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A previous question brought me to this video (which has a spectacular change at about 0:34). It shows the orbits of Jupiter, Saturn, Uranus, Neptune, and what appear to be trans-Neptunian objects.

Early on, though, something curious happens. From about 0:01.5 seconds to 0:03 seconds (the equivalent of ~75 million years), there is a distinct circular gap in the outer disk of objects. It reminds me of gaps in circumstellar disks made by exoplanets, but as far as I know, the Nice model does not deal with extra planets - and neither does the nebular hypothesis. At least, not in the Solar System.

enter image description here

What's the cause of this gap?


After some thought, I've guessed that these might be the equivalent of the Kirkwood gaps in the present-day asteroid, belt, caused by destructive orbital resonances with Jupiter. These might be due to resonances with Neptune or Uranus - which makes sense, because they immediately disappear once Neptune (at first closer to the Sun than Uranus) interacts with the inner gas giants and begins migrating outwards. However, I'm not sure of my guess.

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Some of the bodies gain enough mass to have a stronger gravitational pull than the distant smaller ones causing them to pull and collect the smaller near by bodies

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Given what I just looked up regarding this research I would guess they accounted for numerical stability and other such issues. Regardless, in such circumstances it is really hard to offer a reasonable answer to such a question based only on single snapshot. The clustering in some places and gaps in other could be coincidental, as the other answer suggested when clustering occurs the strength of that region grows. But really this is all speculation. If I had my hands on the simulation and/or the data I'd start calculating local densities and testing out these hypotheses. I'd also want to see the source code and make sure there isn't a bug leading to erroneous conclusions. I'm sure the authors are smart and diligent but everyone makes mistakes.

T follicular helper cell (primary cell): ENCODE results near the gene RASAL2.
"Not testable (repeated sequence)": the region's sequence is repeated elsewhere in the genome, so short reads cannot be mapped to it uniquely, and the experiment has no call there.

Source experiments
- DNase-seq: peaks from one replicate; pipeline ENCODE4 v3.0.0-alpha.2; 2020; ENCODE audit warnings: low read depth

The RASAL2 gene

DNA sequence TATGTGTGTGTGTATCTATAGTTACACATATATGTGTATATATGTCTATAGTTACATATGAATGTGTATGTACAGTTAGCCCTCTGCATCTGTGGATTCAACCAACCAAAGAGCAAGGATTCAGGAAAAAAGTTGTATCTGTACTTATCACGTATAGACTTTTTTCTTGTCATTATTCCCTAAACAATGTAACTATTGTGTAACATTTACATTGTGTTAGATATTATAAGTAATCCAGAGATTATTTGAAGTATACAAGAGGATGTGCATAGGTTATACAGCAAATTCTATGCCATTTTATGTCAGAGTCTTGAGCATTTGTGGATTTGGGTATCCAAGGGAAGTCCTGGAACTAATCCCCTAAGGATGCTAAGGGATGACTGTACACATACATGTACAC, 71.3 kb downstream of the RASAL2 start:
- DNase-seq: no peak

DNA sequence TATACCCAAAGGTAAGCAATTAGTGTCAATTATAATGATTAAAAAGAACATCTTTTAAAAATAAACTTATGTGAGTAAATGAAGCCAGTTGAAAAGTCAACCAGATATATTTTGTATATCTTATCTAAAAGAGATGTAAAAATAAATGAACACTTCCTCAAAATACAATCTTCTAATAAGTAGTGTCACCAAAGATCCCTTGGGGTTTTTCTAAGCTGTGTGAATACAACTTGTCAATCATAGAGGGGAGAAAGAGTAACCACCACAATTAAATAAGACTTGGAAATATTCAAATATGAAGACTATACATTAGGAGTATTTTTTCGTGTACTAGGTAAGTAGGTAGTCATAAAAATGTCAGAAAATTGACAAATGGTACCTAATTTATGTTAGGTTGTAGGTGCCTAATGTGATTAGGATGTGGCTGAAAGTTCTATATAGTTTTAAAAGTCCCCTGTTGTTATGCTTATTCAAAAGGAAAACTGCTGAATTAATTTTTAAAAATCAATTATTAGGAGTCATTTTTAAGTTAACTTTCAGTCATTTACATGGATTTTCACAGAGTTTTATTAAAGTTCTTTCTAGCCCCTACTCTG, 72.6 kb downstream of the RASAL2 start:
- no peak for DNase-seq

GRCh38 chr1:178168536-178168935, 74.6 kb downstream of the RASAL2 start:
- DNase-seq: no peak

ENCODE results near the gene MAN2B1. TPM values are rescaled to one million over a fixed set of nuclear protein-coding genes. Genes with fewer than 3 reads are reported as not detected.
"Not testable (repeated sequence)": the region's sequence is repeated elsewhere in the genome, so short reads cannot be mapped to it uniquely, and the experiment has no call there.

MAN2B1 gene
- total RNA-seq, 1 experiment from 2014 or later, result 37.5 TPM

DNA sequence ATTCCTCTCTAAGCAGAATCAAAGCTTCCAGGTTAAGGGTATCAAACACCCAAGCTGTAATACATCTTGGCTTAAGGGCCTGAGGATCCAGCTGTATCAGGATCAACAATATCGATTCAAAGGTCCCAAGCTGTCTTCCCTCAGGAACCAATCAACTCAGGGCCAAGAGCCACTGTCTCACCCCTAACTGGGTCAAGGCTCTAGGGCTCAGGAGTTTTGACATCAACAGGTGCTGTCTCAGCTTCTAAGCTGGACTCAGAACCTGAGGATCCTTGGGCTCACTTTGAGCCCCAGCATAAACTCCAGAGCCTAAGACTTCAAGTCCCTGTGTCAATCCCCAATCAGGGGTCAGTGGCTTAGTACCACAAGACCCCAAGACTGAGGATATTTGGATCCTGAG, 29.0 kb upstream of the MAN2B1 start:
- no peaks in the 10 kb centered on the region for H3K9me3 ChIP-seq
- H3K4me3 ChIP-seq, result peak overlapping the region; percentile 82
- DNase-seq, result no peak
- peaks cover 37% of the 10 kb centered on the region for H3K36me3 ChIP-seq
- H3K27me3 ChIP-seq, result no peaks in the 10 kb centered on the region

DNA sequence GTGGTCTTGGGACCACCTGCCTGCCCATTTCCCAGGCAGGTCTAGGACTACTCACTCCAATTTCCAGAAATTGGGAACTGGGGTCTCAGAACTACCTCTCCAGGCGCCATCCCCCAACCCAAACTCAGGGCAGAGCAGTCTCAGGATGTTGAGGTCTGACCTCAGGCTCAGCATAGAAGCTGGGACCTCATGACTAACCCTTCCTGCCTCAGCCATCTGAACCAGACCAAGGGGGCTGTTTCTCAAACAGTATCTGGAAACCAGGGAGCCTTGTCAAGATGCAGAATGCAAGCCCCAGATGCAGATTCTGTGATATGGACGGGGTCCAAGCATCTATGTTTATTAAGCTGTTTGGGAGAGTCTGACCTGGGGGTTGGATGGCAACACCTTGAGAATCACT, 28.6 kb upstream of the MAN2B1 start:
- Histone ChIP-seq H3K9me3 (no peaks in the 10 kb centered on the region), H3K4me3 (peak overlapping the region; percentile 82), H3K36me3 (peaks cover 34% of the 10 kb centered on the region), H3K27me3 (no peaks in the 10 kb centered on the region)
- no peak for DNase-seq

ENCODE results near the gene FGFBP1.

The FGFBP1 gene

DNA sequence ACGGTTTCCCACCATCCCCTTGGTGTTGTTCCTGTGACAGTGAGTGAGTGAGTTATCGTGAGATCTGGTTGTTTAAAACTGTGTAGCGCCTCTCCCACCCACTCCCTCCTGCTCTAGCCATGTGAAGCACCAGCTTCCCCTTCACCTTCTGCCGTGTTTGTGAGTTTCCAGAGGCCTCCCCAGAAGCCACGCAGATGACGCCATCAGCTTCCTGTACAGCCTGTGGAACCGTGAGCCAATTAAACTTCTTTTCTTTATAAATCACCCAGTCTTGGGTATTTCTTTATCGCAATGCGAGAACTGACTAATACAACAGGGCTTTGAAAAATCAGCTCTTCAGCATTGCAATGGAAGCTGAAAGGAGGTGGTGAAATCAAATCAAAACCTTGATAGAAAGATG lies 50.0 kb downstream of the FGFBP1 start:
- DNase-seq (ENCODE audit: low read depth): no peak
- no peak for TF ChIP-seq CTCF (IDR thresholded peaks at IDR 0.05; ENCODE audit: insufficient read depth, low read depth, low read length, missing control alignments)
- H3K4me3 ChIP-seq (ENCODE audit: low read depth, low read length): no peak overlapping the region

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    $\begingroup$ How does this actually answer the question, beyond your own speculations? $\endgroup$ Commented Jan 7, 2022 at 23:41
  • $\begingroup$ I would say the question as stated us senseless and I don't have enough rep to comment. None of my comments are speculation they are based on a career of developing numerical methods for physics simulations. There is not enough info in the question to determine exactly what cased the effect mentioned. $\endgroup$
    – user324334
    Commented Jan 8, 2022 at 0:28
  • $\begingroup$ to quote your answer: “But really this is all speculation.” $\endgroup$ Commented Jan 8, 2022 at 1:23
  • $\begingroup$ I am referring to the other answers and any other statement that could be made. The question needs editing. I am offering a path to understanding the phenomenon by getting the code and reviewing it generating test data using it. $\endgroup$
    – user324334
    Commented Jan 8, 2022 at 1:44

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